In the first blog we posted about school fundraisers, we talked about the basic principals of the school fundraiser in part 1 of this post. The article you’re reading now is a much more in-depth look at understanding all the basic principals of fundraising. This article is part of a larger series all about school fundraising. Keep a lookout as there will be much more information coming soon.
As defined previously, fundraising is about securing money for a particular cause. Fundraising is one of the oldest methods in practice today used to generate project financing and support for existing budgets. You’ve probably personally donated to a fundraiser, maybe without even realizing it; i.e., you bought something as simple as a cupcake at a local bake sale. A school can use these types of events in a variety of different ways for a variety projects. Many schools incorporate annual fundraisers into their calendars; whether for scholarships, technology upgrades, construction, or general upkeep.
For example, if you choose to have a fundraiser to support the school library, you can end up with a fundraiser focused on procuring cash for new books or computers. Likewise, if you wish to raise money for your graduation ceremony, you can hold a bake sale with the proceeds going to the graduation fund. No matter what your goal, as long as it benefits the school, students, and the community it’s a good one.
The most successful fundraising events are those that people can connect with on a personal level. By personal level we mean the fundraiser should have a direct and immediate impact on the community of people you hope to involve. A school with a reputation for successful fundraisers is one that easily attracts students, parents, and alumni to the cause.
Based on the scope of your fundraiser you may get positive press via social media, newspapers, and even via television. The information your event shares might inspire improvements to state funding, increases in student enrollment, and even general acclaim from your peers. For these kinds of positive results, your event must be promoted sufficiently throughout these channels – and of course, the event must be worthy of promotion and acclaim.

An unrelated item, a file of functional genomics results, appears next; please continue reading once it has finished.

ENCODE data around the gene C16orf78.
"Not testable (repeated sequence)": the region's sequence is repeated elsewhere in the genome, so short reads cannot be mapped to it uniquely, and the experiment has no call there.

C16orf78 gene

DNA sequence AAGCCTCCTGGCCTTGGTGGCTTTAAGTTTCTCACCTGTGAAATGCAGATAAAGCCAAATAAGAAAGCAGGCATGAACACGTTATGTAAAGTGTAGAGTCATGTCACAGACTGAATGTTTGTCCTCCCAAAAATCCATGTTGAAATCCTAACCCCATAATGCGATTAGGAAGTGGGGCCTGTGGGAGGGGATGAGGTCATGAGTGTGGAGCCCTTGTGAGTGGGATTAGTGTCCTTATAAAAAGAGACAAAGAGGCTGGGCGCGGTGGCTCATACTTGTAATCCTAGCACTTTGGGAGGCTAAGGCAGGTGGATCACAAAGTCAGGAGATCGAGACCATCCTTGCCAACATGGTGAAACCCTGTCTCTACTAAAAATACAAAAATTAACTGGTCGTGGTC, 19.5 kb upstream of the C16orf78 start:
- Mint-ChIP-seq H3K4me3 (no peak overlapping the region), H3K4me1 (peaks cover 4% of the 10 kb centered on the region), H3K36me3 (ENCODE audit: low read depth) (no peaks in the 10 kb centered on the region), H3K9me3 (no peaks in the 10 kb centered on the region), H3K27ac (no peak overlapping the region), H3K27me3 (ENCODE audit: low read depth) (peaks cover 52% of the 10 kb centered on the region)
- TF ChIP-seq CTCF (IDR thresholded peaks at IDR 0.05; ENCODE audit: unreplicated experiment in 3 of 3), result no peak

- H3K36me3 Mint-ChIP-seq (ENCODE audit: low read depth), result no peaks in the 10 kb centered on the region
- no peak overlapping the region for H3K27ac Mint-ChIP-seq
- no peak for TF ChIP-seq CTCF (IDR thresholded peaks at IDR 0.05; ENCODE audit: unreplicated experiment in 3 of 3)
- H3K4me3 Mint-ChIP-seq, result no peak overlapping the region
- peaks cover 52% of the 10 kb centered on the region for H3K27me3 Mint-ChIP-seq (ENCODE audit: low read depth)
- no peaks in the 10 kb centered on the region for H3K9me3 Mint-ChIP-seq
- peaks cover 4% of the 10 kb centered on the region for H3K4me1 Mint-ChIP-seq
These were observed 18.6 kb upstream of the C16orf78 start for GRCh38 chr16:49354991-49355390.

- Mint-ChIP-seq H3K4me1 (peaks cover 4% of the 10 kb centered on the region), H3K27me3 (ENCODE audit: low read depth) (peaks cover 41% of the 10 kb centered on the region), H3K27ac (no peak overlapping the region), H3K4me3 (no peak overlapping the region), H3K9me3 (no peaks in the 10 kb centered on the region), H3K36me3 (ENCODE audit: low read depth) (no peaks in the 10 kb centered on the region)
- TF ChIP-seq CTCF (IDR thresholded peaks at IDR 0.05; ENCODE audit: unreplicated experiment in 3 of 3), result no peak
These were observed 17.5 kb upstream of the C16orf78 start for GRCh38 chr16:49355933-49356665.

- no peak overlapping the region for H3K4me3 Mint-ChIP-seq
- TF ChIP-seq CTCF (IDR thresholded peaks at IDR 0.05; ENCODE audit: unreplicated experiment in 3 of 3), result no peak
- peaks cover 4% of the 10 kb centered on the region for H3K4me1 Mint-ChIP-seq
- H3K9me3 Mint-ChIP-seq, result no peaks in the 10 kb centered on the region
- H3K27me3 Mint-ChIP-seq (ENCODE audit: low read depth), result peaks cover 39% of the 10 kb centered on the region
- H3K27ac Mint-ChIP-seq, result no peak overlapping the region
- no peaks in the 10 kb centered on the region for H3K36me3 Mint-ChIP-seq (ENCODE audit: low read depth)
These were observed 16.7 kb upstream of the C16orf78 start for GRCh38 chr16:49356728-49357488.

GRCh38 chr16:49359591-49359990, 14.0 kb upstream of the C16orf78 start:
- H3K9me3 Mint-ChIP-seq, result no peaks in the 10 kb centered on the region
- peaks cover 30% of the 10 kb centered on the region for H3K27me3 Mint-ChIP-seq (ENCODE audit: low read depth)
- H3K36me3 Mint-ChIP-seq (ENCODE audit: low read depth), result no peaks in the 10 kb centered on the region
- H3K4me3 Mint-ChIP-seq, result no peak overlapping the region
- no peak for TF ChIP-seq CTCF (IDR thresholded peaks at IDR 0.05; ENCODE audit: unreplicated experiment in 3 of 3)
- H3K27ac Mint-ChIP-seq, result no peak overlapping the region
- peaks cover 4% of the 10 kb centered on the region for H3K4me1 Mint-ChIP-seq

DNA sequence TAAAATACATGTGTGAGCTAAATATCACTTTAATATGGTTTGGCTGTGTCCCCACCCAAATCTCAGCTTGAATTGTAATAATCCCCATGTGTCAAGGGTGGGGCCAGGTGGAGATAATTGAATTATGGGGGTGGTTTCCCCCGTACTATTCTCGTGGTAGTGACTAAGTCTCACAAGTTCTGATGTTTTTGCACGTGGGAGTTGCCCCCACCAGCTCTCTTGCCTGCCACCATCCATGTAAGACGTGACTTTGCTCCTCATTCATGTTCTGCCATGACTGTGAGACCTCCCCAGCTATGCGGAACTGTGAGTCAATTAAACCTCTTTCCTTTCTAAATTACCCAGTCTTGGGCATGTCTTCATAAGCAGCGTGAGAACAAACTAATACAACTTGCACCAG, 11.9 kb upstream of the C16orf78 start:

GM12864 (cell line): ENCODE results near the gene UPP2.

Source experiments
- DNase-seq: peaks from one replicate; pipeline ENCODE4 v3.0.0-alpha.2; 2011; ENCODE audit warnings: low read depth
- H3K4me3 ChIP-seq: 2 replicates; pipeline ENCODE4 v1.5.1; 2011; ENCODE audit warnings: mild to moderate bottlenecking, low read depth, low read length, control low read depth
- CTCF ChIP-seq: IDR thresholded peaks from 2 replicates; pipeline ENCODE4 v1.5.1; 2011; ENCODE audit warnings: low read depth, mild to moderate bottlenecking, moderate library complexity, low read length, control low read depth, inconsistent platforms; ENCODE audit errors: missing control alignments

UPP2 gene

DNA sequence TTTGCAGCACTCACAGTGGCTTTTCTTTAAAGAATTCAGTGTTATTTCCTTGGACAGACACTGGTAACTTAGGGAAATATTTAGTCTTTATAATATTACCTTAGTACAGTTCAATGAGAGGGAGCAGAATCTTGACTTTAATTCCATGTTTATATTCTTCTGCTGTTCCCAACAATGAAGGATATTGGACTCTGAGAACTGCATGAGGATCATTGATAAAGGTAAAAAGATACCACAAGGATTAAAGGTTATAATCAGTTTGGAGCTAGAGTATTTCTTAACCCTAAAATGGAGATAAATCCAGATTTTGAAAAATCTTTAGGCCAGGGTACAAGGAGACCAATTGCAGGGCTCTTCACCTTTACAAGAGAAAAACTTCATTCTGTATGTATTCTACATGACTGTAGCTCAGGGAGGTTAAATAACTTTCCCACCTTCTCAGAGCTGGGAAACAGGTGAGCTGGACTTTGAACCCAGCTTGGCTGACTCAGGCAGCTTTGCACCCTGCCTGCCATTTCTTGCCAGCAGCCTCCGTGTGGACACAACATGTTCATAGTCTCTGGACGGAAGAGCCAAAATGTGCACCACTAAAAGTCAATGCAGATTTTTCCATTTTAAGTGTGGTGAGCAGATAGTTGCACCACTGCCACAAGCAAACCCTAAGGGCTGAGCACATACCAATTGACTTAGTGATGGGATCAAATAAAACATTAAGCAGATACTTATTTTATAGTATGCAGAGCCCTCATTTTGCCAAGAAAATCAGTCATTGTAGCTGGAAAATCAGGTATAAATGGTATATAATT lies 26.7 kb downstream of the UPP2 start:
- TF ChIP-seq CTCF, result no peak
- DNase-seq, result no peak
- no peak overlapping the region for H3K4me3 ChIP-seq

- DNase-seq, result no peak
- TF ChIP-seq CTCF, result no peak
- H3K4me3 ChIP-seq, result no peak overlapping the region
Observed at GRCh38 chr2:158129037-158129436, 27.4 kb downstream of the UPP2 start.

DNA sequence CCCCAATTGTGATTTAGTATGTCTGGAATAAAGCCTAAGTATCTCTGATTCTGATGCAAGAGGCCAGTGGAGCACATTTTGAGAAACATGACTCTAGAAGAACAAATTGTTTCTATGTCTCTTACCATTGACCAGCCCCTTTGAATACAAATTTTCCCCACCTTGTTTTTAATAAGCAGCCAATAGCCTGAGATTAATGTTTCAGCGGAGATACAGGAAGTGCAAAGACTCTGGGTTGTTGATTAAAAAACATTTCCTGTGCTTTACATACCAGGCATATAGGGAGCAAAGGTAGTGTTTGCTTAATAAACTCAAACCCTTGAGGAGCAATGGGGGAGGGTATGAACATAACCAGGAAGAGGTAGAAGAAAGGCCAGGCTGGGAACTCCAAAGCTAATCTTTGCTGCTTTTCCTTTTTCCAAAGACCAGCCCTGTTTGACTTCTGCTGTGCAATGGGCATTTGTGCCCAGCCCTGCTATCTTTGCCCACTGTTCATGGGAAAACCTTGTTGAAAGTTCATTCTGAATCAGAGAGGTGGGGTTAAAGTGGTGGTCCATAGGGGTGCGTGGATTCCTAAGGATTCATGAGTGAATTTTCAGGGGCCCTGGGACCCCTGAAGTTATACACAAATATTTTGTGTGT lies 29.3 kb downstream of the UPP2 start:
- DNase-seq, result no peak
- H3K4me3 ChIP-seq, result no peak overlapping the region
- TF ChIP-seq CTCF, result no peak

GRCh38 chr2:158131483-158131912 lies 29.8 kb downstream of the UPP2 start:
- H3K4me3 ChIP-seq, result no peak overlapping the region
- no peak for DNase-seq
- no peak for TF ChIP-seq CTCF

Asking people for money is never a task to take lightly. You want to make sure that your successful event properly utilizes the goodwill and money given by the donors. Always keep in mind your focus and “end goal” of your fundraiser with the preparation of any event.
Perhaps you have an upcoming or pressing need that you know won’t be met by the budget. Maybe you have a graduation ceremony, school trip, or another school event that students can’t afford. Maybe the school can’t afford to hold those events because there simply is no budget for it. It could be for long-term planning, such as creating a new student building or making the current buildings “green” and eco-efficient.
Pro Tips: Understand why your school would like to raise money and what you will use it for before you get excited about planning a fundraiser – You’ll Need an Objective and a Target.
Most people know that a fundraiser is an event where people intend to raise money. You can go formal if you’re looking for donations, or you can plan a fun experience. Formal gatherings include holding a dinner or a cocktail party. Fun events can include things like bake sales and fairs. You can publicly go looking for funds or go about it more quietly.
Sometimes you want to raise money, but also don’t want to advertise that your budget problems. There is an important distinction between a general public fundraiser and what we are coining as a “silent fundraiser.”
No matter which you choose, formal or fun, public or private, some of the very best fundraisers are simple and don’t require very much work at all. The simple ones come with the benefit of quick cash but typically miss out on community engagement.
(our fundraising book and future blog posts will provide a dozen types of fundraiser examples with extended instructions)
One school we spoke with was known for its traditional and performing arts programs. They held two events throughout the school year.
The first event was an art show and contest where students were asked to create an original piece of work for the event. They asked board members and regular donators to contribute prizes for the students and charged admission to families, friends, and other students to attend.
The second event was a talent contest where students were asked to put together dance routines that would be judged by expert faculty with admission tickets sold to families, friends, and students. At both events, they gave winning students awards and raised much-needed funds.
Several schools we spoke with said graduation itself was too costly of an enterprise for them.
Partnering up with a graduation company solved that problem; making graduation an affordable (even profitable) event. By aligning themselves with a graduation supplier, they were able to create an online store where their students could purchase graduation accessories and regalia. The company would then ship the products directly to the students (though they also had the option of shipping in bulk to the school).